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I think half of what I do as a DBA is "spelunking" - exploring the situation at hand to see what the real problem is. Nine times out of ten, the thing that was presented to me isn't the thing I end up working on.
So where do you start with this process? Well, I normally grab as much info as I can on the situation, and start peeling back the issues to find the root cause. Lots of tools can help you do this, like PBM, the Management Data Warehouse, and even PowerShell, but before I touch the tech I make sure I know just where the issue is. I know, it sounds like the 101 thing to do, but in the heat of the moment it's often too easy to fall back on "doing something" before I really know what to do. I use OneNote a LOT, so I put a troubleshooting checklist in there and I use it religiously.It's saved my bacon multiple times.
The technical "stuff" can come easy if someone has the capacity to learn.
The "soft" skills are often overlooked and made overly complex by hunting for the toughest first. I recently posted something about this on my blog. It's a pet peeve of sorts.. Boiling down an issue to a business problem or simple problem statement is a key first step.
Anyway, great blog. Are you ever willing to share your checklist? I have one that I normally run through but always helpful to see what others look at. Helps build dialog and find holes in our own "spelunking" processes.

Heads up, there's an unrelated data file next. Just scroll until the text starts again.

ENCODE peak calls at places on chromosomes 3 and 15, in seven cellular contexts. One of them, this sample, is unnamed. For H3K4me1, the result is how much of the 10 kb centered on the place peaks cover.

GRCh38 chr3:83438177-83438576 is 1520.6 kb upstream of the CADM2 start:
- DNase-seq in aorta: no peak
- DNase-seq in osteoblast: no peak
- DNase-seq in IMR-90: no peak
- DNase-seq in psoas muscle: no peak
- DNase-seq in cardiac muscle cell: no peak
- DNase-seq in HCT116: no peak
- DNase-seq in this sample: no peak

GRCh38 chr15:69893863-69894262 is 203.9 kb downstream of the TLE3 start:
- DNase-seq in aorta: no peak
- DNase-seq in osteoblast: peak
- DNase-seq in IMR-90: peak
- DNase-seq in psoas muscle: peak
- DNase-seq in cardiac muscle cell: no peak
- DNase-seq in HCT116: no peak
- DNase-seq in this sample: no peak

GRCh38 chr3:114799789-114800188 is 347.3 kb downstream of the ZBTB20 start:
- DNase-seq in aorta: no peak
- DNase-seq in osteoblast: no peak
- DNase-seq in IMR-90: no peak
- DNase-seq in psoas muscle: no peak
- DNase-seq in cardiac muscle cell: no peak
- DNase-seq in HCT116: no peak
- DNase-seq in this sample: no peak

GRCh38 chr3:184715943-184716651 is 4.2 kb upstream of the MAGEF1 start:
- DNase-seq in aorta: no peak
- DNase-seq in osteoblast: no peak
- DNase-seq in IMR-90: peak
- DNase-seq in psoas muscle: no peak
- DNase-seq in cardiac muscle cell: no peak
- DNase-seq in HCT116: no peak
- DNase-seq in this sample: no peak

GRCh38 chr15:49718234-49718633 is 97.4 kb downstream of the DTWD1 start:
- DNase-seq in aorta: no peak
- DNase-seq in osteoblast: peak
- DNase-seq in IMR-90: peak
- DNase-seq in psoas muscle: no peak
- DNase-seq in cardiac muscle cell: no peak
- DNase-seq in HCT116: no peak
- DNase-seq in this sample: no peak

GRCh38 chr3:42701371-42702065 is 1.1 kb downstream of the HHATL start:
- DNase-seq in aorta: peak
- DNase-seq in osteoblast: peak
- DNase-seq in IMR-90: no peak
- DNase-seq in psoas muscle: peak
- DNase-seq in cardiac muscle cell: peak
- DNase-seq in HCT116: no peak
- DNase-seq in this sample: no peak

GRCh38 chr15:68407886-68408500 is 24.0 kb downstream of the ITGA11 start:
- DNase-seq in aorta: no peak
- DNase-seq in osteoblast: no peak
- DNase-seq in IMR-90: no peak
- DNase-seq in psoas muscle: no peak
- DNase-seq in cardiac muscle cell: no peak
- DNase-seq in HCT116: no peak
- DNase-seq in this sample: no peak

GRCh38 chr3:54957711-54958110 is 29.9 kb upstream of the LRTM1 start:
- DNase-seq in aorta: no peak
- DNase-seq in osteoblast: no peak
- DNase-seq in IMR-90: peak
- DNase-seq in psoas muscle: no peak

The temptation to just try something is pretty strong.
I've worked with engineers a couple times. They're problem strategy is definitely a trial and error. And in a lot of cases it's effective for what they do. They'll try to jiggle the cable or check the fuse and it does the trick (Okay, fine, what they actually did was a lot more sophisticated than that).
With software, finding the "real" problem often involves being more of a Sherlock Holmes than a random tinkerer (Gepetto?). I'm always inspired by Richard Feynman who impressed people when he was young "He fixes radios by thinking!" http://www.cs.cmu.edu/~pattis/misc/feynman.pdf